Sitting Matters! Differences Between Sitters and Nonsitters at 6 Months' Adjusted Age in Infants At-Risk and Born Preterm

Sandra Jensen-Willett, Malinda Pleasant, Barbara Jackson, Howard Needelman, Holly Roberts, Carol Mcmorris

Research output: Contribution to journalArticle


Purpose: Sitting delays in infants born preterm compound cognitive and language deficits. This retrospective study examines differences in prematurity-related risk and compares developmental outcomes between sitters and nonsitters at 6 months' adjusted age. Methods: A total of 105 graduates of the neonatal intensive care unit met inclusion criteria. Infant demographic and medical risk profiles and 6-month Bayley Scales of Infant Development-3rd edition (BSID-III) cognitive and language scores were retrieved. Infants who sat with hands free greater than 60 seconds were classified as "sitters." Results: Sixty-nine percent of the sample were nonsitters and were born earlier, had lower birth weights, were chronologically older at follow-up, and spent more days with respiratory support. BSID-III scores were significantly higher in sitters but did not differ by gender, multiple birth, head ultrasound results, payment type, or race/ethnicity. Conclusion: Sitting abilities at 6 months' adjusted age are associated with prematurity risk factors. Cognitive and language scores differ significantly between sitters and nonsitters.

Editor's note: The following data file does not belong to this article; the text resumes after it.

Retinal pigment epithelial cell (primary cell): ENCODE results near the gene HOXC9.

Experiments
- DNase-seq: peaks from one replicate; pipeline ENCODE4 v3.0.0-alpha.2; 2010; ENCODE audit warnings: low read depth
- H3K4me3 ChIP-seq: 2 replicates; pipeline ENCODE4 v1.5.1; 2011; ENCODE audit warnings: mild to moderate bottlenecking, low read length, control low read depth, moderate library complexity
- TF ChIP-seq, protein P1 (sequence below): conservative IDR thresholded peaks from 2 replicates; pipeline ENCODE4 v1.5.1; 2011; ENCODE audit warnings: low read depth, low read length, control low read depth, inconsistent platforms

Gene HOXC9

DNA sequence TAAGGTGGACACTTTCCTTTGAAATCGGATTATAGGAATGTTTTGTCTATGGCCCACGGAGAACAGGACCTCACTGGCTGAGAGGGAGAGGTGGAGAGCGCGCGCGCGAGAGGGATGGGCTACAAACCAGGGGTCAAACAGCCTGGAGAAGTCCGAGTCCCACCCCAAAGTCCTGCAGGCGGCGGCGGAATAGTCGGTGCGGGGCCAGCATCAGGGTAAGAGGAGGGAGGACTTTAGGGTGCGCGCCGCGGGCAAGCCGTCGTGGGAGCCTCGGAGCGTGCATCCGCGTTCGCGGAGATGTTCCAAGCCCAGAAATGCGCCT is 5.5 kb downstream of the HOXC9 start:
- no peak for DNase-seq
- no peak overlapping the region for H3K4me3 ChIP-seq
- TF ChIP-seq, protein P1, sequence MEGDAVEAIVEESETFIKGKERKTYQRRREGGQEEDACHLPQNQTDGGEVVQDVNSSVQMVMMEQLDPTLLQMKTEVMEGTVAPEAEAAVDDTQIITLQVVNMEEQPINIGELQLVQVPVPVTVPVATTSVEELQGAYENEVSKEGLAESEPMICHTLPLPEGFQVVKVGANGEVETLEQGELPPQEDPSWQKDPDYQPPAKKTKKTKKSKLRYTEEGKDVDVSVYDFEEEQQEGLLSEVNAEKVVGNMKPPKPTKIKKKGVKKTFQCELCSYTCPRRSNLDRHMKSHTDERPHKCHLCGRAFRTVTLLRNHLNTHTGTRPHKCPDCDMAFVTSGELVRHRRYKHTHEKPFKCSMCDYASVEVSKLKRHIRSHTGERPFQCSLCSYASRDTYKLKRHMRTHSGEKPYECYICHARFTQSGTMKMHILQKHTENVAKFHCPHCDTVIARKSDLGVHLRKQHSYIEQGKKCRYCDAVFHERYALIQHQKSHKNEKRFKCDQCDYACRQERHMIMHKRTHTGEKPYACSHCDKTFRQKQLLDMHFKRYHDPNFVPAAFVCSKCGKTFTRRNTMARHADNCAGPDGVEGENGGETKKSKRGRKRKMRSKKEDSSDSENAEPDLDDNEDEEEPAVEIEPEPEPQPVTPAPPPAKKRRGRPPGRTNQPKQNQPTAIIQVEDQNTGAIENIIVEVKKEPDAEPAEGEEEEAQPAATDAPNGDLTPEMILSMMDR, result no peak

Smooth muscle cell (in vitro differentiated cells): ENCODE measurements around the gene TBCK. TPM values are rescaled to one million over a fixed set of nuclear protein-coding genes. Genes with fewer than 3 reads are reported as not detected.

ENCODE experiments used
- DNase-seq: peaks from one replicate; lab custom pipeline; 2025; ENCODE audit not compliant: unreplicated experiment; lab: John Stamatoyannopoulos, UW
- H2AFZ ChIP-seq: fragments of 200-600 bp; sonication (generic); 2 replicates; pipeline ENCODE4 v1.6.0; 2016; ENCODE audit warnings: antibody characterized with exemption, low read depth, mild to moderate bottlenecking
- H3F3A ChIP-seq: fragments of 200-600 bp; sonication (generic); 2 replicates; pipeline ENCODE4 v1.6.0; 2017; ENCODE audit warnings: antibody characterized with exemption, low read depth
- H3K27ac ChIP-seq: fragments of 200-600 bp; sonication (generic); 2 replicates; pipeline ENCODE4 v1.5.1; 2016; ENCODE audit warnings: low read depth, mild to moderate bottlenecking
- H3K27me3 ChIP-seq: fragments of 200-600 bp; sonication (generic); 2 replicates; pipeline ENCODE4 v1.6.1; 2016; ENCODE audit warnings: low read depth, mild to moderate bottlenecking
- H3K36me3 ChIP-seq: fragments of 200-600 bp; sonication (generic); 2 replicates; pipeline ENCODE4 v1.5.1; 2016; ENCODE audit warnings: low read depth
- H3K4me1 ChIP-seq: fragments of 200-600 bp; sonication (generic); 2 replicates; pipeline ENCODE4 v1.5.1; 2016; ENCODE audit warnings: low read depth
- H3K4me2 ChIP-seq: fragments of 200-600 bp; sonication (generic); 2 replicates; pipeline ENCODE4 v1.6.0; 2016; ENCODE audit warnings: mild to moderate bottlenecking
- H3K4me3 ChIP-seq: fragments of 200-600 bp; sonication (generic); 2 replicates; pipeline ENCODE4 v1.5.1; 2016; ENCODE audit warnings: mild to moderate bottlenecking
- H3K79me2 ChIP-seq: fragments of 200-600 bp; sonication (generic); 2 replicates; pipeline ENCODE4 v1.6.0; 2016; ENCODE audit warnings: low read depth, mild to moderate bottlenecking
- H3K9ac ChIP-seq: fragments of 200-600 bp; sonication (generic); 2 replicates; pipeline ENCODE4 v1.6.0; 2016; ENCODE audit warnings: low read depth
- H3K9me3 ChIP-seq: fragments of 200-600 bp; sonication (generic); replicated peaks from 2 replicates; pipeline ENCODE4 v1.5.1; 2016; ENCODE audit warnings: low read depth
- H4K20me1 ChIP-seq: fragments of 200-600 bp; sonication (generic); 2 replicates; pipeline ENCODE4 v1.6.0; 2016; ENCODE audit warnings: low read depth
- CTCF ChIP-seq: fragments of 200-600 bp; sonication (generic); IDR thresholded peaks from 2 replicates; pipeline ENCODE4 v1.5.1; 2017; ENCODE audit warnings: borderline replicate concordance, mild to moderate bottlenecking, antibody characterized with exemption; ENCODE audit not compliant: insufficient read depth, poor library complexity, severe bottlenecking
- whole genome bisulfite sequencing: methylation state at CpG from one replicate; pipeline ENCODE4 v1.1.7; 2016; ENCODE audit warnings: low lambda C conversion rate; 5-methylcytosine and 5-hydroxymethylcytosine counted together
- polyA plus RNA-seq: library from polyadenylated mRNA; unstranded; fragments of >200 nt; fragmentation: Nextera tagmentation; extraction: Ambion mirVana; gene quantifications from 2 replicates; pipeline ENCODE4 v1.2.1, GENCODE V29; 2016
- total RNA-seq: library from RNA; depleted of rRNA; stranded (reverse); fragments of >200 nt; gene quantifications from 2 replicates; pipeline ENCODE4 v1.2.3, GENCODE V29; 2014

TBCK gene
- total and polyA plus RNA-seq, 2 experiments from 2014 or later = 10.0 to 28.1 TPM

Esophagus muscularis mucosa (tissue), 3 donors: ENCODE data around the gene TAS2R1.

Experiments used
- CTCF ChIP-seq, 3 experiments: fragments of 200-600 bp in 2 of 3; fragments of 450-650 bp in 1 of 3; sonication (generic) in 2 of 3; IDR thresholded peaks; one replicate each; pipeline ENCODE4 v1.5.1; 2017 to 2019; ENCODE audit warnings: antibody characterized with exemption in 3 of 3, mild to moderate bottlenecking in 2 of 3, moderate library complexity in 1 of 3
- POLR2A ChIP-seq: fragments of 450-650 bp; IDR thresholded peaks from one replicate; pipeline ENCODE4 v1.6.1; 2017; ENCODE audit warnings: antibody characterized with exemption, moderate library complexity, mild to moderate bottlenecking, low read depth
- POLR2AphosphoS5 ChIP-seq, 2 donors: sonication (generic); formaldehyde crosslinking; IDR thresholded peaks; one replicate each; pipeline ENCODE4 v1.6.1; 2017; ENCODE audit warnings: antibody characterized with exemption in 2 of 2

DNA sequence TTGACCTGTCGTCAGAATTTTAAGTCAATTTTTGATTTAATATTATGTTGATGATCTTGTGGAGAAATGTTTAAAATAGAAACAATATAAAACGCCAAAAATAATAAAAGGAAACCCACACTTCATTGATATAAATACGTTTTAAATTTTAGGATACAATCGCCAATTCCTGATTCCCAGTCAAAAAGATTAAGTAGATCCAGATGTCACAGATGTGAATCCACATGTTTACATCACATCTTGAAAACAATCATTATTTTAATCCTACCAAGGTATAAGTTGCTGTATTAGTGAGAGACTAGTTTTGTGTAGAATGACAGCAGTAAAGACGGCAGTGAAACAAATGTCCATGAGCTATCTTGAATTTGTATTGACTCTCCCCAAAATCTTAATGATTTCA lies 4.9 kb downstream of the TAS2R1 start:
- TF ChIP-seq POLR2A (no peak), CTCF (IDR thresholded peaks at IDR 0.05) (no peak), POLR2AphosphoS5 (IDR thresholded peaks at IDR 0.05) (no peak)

Original languageEnglish (US)
Pages (from-to)257-262
Number of pages6
JournalPediatric Physical Therapy
Issue number3
Publication statusPublished - Jul 1 2019



  • NICU follow-up
  • at-risk infants
  • cognitive and language development
  • motor
  • prematurity

ASJC Scopus subject areas

  • Pediatrics, Perinatology, and Child Health
  • Physical Therapy, Sports Therapy and Rehabilitation

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